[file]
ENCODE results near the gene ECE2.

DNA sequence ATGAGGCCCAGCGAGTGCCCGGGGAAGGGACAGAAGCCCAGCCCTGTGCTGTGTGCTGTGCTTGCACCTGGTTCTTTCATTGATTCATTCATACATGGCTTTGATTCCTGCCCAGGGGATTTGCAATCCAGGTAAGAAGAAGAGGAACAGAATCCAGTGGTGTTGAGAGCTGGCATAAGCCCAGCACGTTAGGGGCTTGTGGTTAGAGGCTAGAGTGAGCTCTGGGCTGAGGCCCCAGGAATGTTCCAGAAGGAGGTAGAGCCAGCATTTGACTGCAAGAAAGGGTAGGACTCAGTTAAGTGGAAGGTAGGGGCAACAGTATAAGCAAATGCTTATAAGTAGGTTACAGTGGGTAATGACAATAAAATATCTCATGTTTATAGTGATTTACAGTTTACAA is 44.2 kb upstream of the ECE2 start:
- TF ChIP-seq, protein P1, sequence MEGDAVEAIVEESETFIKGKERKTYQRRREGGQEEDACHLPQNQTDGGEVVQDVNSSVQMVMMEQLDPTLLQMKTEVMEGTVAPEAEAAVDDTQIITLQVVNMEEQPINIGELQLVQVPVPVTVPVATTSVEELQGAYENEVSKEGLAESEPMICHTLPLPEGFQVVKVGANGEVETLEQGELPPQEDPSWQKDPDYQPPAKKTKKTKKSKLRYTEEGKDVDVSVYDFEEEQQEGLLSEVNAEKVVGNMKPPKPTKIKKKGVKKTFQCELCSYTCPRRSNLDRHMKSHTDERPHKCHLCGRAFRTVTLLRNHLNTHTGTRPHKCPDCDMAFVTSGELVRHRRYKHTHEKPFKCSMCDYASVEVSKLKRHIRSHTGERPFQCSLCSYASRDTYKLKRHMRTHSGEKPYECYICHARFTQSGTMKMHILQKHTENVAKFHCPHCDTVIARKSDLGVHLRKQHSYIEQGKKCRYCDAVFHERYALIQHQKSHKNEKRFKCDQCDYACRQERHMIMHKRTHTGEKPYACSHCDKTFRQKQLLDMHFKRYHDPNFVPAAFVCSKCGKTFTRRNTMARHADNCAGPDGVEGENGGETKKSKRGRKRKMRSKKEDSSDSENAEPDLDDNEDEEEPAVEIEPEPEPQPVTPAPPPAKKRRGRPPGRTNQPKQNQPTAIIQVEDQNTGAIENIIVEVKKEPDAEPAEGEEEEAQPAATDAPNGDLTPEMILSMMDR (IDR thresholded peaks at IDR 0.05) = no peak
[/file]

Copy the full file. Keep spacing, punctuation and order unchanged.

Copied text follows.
ENCODE results near the gene ECE2.

DNA sequence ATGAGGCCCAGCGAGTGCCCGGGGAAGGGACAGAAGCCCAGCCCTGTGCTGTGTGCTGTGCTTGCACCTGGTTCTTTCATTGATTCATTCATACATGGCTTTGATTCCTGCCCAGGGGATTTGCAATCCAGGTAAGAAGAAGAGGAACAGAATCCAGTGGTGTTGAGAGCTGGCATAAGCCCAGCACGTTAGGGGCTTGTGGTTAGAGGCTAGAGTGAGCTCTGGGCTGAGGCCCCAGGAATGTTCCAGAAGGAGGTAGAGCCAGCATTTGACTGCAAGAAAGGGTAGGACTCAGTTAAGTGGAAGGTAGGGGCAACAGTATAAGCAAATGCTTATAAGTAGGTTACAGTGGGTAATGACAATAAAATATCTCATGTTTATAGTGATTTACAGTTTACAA is 44.2 kb upstream of the ECE2 start:
- TF ChIP-seq, protein P1, sequence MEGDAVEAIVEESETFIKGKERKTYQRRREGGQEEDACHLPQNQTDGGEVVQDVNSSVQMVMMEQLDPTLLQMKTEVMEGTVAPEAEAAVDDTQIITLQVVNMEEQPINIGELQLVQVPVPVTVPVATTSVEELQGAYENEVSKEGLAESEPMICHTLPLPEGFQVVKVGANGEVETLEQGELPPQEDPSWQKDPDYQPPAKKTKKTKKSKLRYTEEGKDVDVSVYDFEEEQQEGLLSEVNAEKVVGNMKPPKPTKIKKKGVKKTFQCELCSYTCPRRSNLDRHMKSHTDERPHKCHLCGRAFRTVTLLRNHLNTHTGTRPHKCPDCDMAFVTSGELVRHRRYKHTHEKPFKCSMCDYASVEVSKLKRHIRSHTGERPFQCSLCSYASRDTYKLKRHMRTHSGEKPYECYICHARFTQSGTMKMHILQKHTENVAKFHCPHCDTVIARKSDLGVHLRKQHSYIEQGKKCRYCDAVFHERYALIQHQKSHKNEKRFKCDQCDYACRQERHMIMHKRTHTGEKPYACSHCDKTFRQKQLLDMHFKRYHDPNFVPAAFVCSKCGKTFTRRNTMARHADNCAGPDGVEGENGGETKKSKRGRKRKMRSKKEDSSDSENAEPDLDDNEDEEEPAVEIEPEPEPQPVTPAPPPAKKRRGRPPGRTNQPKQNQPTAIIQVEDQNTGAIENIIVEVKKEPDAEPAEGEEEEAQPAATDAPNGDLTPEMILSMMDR (IDR thresholded peaks at IDR 0.05) = no peak